The central figure is Sylvia (Theron), an upscale restaurant manager clearly haunted by a painful past. In Mexico, a motherless girl lives contentedly with her father until an accident shatters their peaceful existence. In a New Mexico border town, a married mother of four (Basinger) has a passionate affair with a married man. Their teenage children find themselves drawn together by a tragedy. Moving backward and forward in time, "The Burning Plain" explores guilt, repentance, and culture clash as the plot threads merge and Sylvia's horrible secret is revealed. It's a darkly evocative film—and its not uninteresting narrative structure underscores the intrigue—but it's also at times tedious. Its long silences are not meaningful, just portentous. The film is less than two hours long, yet it feels much longer.
The performers cannot be faulted. Theron's Sylvia is a multilayered figure—on the surface cool and poised, but underneath a caldron of warring emotions. She is sexually promiscuous yet wholly detached, self-hating yet nurturing, a woman in flight yet emotionally paralyzed. Basinger is also impressive as a working-class woman riddled with guilt. Her inner struggle is palpable: To keep her life together, she must end the affair, but she can't. One of the most striking performances is by relative newcomer Jennifer Lawrence, as Basinger's teenage daughter, whose actions are paradoxically guileless and evil. Danny Pino is also strong as the man who trails Sylvia. He is by turns sinister and comic, yet in the end he's neither.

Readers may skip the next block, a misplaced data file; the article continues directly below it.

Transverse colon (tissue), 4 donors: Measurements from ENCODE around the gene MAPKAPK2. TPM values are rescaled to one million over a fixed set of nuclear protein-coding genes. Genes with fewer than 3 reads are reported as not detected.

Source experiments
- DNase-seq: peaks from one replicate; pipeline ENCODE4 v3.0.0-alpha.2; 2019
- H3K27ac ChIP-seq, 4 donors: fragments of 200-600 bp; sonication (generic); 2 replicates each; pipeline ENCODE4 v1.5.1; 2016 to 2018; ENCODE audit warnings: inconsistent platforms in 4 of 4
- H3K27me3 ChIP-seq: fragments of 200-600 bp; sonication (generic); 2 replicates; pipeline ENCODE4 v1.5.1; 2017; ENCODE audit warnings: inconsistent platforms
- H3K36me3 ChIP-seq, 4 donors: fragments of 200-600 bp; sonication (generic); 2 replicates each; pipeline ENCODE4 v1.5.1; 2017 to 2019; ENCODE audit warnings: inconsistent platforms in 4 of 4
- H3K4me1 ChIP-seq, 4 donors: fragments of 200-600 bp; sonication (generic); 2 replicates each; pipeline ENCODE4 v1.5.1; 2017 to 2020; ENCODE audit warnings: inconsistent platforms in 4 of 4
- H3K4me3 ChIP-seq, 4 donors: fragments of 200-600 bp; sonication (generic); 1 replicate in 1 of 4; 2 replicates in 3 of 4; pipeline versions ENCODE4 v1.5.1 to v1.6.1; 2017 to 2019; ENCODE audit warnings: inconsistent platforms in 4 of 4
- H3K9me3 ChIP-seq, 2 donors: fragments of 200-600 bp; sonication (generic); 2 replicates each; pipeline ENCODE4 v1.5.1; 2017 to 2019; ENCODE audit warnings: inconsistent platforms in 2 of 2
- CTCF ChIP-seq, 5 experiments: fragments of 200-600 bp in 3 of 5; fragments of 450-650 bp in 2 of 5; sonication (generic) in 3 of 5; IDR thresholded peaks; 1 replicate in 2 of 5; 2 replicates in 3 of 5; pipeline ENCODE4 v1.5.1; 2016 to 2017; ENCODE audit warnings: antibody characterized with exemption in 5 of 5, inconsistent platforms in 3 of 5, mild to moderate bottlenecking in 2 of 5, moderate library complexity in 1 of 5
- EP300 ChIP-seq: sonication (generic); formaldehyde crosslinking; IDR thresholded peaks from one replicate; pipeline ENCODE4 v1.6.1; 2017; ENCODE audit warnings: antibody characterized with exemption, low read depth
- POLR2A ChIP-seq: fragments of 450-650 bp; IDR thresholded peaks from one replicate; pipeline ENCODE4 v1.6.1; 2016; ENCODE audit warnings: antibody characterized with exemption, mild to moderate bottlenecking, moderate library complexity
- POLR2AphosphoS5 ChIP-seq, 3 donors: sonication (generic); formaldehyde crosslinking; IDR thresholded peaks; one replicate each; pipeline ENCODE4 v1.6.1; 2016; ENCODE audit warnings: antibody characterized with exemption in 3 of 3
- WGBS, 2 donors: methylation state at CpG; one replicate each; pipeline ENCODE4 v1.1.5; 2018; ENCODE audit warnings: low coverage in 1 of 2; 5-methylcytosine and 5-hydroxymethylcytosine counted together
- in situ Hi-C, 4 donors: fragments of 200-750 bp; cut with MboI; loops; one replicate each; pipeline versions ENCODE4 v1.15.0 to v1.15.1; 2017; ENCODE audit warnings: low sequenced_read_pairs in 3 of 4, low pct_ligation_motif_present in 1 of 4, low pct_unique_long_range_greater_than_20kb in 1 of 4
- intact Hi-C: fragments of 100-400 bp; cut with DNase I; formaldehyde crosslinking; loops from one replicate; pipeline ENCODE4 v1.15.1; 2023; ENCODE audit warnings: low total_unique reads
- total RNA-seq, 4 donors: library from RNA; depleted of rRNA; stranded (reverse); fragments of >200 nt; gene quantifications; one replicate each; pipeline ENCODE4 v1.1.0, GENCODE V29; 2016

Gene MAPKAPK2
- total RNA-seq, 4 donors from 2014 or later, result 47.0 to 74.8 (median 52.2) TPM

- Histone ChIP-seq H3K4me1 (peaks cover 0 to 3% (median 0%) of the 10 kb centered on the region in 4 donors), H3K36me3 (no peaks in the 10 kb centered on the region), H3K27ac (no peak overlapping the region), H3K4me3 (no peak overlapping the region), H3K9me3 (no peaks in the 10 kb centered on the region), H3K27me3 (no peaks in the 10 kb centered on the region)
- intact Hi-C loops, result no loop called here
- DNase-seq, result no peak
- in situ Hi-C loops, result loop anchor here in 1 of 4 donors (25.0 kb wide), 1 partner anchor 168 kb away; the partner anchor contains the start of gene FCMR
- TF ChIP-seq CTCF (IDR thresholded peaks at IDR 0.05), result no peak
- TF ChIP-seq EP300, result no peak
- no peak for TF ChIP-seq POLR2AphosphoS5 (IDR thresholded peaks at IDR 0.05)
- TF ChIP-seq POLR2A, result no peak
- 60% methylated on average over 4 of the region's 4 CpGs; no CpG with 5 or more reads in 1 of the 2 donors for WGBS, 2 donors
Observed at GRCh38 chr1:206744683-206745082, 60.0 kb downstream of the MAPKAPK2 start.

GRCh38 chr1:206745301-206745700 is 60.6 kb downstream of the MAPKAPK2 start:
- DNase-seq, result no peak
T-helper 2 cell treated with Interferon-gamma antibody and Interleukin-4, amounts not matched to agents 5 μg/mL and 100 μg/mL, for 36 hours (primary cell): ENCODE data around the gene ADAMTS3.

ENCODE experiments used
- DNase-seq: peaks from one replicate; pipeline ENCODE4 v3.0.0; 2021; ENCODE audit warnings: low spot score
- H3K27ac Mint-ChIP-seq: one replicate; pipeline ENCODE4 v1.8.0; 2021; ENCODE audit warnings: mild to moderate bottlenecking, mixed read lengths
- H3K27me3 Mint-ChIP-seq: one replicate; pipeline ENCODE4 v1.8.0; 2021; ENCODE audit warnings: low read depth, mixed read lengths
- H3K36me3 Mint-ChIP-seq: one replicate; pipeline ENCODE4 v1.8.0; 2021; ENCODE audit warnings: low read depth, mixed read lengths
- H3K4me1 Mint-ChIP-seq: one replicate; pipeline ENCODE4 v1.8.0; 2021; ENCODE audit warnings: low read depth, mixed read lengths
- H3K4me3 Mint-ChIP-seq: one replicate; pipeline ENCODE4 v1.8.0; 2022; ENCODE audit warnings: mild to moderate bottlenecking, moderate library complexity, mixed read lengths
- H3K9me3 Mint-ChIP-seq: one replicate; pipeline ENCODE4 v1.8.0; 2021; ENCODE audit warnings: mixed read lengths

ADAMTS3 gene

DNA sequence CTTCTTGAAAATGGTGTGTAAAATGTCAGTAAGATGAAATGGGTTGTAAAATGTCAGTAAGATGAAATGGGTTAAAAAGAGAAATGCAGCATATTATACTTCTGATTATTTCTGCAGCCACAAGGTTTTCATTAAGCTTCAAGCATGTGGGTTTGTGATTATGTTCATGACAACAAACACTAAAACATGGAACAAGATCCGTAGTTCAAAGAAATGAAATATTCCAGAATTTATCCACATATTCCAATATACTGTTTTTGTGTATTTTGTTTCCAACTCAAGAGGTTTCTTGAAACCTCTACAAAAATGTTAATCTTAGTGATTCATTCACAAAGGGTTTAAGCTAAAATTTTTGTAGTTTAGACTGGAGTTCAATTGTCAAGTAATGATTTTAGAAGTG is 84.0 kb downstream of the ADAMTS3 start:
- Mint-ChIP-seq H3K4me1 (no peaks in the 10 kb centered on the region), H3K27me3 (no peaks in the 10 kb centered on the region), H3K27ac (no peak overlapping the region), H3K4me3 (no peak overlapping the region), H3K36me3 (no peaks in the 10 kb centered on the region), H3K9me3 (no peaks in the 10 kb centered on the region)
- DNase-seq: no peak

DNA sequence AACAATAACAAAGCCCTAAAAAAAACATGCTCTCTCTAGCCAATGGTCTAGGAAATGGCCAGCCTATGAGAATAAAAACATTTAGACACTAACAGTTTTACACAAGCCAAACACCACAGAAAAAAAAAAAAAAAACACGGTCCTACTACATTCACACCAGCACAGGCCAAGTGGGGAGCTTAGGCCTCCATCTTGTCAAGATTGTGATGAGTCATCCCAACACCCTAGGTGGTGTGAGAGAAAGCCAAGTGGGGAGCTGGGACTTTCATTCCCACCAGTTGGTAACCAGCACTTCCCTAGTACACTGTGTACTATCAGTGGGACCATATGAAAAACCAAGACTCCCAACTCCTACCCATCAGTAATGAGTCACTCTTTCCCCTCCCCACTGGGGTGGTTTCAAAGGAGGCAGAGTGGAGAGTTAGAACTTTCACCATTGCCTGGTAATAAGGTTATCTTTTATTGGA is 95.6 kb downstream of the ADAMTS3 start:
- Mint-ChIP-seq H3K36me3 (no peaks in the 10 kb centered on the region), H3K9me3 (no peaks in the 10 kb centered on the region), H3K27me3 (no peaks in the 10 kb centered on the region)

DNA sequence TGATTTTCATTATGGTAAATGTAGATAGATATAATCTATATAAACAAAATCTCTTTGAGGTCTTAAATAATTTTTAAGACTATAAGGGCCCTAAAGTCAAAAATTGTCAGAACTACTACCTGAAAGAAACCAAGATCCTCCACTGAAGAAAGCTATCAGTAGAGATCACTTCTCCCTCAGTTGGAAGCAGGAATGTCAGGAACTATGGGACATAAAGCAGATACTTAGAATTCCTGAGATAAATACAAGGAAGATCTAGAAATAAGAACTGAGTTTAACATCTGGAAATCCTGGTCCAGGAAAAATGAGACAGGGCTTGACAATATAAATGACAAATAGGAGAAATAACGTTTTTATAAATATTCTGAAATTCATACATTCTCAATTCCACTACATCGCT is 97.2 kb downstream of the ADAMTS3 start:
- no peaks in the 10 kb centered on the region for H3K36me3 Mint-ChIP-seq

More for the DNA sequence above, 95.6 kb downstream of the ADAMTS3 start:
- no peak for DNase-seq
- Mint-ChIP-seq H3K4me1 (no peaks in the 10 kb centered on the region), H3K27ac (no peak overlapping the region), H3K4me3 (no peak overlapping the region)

Arriaga elicits fine performances and employs the wonderful director of photography Robert Elswitt, whose vivid shots of bleak towns and arid landscapes echo the characters' inner lives.
Written and directed by: Guillermo Arriaga
Starring: Charlize Theron, Kim Basinger, J.D. Pardo, Jennifer Lawrence, Danny Pino